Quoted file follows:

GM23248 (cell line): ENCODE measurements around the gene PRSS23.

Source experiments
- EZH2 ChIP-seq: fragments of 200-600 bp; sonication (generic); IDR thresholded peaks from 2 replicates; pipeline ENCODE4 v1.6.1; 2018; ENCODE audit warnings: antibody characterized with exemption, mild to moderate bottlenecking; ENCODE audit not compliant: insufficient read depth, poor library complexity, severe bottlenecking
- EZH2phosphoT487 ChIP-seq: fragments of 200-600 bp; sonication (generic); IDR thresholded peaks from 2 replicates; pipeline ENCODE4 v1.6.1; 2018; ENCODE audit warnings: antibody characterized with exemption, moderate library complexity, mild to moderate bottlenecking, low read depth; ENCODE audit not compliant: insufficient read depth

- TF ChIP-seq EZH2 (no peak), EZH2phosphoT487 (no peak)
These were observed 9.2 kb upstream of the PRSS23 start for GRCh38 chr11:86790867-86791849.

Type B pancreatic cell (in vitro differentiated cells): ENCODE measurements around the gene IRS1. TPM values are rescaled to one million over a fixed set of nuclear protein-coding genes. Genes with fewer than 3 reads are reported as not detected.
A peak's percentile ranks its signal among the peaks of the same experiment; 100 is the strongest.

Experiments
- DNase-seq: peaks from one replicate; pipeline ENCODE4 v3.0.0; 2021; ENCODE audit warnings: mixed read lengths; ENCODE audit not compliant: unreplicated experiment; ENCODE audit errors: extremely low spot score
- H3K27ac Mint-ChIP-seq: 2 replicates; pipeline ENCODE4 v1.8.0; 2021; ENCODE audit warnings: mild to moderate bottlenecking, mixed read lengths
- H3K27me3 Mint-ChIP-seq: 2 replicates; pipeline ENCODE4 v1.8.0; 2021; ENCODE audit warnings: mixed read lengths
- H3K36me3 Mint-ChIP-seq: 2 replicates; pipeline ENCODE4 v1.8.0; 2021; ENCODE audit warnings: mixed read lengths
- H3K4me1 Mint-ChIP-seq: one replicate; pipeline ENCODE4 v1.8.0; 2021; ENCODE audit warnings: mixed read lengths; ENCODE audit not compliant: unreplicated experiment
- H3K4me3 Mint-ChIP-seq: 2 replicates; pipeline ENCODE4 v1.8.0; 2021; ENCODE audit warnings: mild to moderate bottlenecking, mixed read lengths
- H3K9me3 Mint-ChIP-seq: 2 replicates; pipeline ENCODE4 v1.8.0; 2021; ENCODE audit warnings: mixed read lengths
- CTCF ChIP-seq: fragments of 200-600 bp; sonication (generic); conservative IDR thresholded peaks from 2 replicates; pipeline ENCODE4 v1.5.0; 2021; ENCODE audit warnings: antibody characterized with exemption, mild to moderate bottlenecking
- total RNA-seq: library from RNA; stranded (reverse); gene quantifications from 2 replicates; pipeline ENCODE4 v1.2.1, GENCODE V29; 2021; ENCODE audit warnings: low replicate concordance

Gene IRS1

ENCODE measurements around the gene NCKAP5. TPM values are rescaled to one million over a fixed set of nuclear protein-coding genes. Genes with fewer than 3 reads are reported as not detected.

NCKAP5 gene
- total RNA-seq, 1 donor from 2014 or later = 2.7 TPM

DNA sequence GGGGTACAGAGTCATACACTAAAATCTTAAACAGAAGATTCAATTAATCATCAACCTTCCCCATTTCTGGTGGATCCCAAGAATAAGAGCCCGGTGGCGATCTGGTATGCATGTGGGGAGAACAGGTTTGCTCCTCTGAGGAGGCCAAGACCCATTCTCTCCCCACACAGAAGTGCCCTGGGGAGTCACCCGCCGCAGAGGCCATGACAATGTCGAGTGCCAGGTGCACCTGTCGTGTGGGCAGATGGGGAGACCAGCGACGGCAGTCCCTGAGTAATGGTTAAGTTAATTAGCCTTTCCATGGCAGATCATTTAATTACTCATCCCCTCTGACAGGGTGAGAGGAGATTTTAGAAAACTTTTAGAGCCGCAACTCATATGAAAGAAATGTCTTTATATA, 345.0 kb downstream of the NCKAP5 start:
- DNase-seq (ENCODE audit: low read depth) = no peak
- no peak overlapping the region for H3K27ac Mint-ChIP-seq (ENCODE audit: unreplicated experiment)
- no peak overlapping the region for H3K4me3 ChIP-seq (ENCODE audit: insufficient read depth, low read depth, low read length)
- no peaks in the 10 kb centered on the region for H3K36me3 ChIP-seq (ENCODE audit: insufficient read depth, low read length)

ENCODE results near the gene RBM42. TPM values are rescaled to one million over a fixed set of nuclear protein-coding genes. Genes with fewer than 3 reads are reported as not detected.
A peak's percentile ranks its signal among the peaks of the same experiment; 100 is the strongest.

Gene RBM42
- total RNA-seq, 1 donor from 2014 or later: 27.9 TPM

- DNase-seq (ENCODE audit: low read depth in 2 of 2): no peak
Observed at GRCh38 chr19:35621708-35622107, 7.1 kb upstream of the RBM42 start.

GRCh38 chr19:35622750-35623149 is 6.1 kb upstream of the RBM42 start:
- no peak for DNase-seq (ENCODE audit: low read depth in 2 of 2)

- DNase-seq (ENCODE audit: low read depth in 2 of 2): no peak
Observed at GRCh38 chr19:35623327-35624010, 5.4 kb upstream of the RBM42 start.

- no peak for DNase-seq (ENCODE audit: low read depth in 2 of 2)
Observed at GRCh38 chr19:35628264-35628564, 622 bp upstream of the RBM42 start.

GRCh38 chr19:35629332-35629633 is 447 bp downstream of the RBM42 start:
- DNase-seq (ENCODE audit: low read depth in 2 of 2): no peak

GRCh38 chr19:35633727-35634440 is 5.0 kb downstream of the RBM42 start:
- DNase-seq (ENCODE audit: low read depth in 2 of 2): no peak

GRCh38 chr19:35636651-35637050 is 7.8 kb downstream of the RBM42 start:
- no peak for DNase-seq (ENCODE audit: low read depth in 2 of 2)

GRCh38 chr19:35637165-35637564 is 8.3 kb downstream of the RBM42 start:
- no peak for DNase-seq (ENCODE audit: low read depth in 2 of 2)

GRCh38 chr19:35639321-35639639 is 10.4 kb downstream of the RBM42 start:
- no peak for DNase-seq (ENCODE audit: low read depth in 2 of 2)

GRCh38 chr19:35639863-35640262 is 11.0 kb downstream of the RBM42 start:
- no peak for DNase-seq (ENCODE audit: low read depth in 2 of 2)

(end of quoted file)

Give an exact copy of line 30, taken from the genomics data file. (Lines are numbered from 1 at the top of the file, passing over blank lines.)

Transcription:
Gene RBM42